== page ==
17. If the employer is subject to the smaller 10% excise penalty for 2015 and then still does not correct the HRA plan for 2016, there would likely be a greater likelihood that the higher severe penalty would be assessed for the same repeat violation in the second year.
18. Employers that had a medical reimbursement plan prior to July 1, 2015 and have not updated their plan this year may unknowingly be subject to the excise tax. Apparently there are many small firms that don't even know about this problem).
19. Employers affected the excise taxes in #16 above should act as quickly as possible to terminate or amend their HRA plan and make appropriate payroll tax adjustments if necessary to avoid additional lateness tax penalties.
20. Excise tax penalties are self-reported on IRS Form 8928. The first small business penalty taxes are payable March 16, 2016 by corporate and partnership filers on violations occurring from July to December 2015.
Disclosure and clarification
The advice in this article is simplified for the purpose of clear communication regarding most small businesses. As with most aspects of tax and benefit law, there are special circumstances that may change this information. This article ignores the possibility of uninsured ACA-compliant health plans or grandfathered health plans simply because these are not common.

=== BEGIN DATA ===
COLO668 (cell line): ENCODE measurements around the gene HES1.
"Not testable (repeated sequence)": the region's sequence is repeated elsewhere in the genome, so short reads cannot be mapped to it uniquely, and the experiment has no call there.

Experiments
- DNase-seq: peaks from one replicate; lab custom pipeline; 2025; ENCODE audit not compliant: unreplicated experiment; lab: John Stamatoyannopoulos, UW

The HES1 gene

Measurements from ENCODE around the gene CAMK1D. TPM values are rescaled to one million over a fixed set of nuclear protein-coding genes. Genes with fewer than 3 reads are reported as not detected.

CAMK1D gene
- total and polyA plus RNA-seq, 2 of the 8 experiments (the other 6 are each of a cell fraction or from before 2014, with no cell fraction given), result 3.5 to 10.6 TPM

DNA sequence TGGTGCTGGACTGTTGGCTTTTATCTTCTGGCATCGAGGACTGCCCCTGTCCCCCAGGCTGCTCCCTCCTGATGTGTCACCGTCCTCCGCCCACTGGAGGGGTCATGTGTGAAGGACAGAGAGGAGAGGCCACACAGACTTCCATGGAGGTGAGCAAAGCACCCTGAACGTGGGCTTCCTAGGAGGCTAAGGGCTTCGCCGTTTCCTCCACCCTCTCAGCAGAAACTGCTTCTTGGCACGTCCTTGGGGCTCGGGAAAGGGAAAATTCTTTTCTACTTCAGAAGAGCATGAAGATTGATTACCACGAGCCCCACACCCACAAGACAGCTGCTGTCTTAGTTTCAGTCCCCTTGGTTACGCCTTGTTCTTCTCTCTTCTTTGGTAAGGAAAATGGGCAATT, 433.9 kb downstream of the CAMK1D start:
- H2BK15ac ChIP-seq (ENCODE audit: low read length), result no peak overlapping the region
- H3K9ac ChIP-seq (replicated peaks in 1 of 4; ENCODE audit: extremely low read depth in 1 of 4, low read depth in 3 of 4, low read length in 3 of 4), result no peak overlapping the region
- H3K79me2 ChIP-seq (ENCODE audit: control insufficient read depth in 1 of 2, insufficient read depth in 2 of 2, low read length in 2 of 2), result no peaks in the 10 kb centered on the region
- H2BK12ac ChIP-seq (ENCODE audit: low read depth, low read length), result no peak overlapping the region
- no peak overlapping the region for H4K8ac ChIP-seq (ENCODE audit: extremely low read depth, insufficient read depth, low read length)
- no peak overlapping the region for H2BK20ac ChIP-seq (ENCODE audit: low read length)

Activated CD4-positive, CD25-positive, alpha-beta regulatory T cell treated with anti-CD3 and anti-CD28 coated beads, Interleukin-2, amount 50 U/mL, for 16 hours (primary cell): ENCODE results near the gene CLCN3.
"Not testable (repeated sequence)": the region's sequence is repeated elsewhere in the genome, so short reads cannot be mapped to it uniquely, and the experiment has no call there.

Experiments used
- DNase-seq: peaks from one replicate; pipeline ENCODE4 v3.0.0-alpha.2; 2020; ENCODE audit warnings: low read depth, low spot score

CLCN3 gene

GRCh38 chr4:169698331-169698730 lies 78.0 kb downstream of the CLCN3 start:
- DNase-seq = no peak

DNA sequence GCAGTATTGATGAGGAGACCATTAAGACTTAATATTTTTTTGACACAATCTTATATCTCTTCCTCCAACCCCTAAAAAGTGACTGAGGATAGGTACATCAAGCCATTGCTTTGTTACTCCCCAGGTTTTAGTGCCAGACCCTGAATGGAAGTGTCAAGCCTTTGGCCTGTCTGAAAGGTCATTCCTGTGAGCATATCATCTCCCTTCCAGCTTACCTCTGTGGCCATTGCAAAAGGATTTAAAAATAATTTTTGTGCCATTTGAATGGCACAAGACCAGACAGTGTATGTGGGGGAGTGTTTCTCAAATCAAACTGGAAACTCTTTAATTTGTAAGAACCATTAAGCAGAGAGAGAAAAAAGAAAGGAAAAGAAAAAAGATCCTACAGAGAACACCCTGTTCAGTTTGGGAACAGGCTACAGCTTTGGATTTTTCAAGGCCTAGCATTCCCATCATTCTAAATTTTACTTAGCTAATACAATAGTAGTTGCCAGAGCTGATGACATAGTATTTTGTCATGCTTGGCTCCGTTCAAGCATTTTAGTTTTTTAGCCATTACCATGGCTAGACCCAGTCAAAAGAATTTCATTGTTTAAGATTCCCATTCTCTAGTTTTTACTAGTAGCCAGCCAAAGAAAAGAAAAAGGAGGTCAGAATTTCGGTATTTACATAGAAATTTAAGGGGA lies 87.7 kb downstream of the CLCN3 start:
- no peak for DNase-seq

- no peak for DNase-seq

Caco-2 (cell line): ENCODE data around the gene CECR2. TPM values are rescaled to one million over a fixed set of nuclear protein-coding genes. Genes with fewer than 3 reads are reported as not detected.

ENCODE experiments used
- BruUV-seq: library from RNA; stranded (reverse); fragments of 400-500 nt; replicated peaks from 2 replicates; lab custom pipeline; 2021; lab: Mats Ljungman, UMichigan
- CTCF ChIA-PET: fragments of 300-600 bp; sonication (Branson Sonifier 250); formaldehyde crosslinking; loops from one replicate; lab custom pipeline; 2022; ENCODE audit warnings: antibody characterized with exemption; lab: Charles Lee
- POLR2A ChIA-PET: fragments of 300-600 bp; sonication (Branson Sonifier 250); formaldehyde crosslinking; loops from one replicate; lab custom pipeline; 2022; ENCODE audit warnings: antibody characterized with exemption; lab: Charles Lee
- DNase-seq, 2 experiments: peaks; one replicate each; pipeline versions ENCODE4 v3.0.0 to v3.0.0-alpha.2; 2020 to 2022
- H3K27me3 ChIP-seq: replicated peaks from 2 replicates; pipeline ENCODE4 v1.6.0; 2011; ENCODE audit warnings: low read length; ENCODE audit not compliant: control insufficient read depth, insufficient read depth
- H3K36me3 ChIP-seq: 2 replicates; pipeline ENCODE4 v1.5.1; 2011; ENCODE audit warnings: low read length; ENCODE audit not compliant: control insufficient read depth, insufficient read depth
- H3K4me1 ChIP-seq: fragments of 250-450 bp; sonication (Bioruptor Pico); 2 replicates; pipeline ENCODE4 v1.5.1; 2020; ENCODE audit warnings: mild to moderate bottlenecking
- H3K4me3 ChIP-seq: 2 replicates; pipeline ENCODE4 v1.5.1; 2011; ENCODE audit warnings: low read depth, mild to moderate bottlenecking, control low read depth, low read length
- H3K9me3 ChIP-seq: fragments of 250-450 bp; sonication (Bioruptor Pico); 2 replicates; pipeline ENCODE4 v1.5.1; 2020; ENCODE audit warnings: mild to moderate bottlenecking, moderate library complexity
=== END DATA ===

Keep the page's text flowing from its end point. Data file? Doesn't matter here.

*Many of these points do not apply to one person health plans.
The term "health insurance" in this discussion refers to primary ACA-compliant major medical insurance also known as "minimal essential coverage".
IRS Notice 2013-54 http://www.irs.gov/pub/irs-drop/n-13-54.pdf
IRS Notice 2015-87 https://www.irs.gov/pub/irs-drop/n-15-87.pdf
IRS Notice 2016-4 https://www.irs.gov/pub/irs-drop/n-16-04.pdf
Application of Affordable Care Act Provisions to Certain Healthcare Arrangements https://www.cms.gov/CCIIO/Resources/Regulations-and-Guidance/Downloads/cms-hra-notice-9-16-2013.pdf
US Department of Labor, FAQs about Affordable Care Act Implementation (Part XXII) http://www.dol.gov/ebsa/faqs/faq-aca22.html
"Why ACA Employer Mandate Rules Need More Guidance" by Alden Bianchi in Employee Benefit News, 12/25/2014.
TD 9705: Minimum Essential Coverage and Other Rules Regarding the Shared Responsibility Payment for Individuals, 11/26/2014 (How employer contributions to HRAs affect calculation of affordability and exemption from individual mandate penalty) https://s3.amazonaws.com/public-inspection.federalregister.gov/2014-27998.pdf
Year-End Tax Moves for Small Businesses - Wall Street Journal 11/21/2014
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Opinions expressed are the solely those of the author and do not represent the position of any other person, company or entity mentioned in the article. Information is from sources believed to be reliable but cannot be guaranteed. Any accounting, business or tax advice contained in this communication, including attachments and enclosures, is not intended as a thorough, in-depth analysis of specific issues or a substitute for a formal opinion, nor is it sufficient to avoid tax-related penalties. Tony Novak operates as an independent adviser under the trademarks "Freedom Benefits", "OnlineAdviser" and "OnlineNavigator" but is not a representative, agent, broker, producer or navigator for any securities broker dealer firm, federal or state health insurance marketplace or qualified health plan carrier. He has no financial position in any stocks mentioned. Novak does work as an accountant, agent, adviser, writer, consultant, marketer, reviewer, endorser, producer, lead generator or referrer to other companies including the companies listed in the articles on this web site.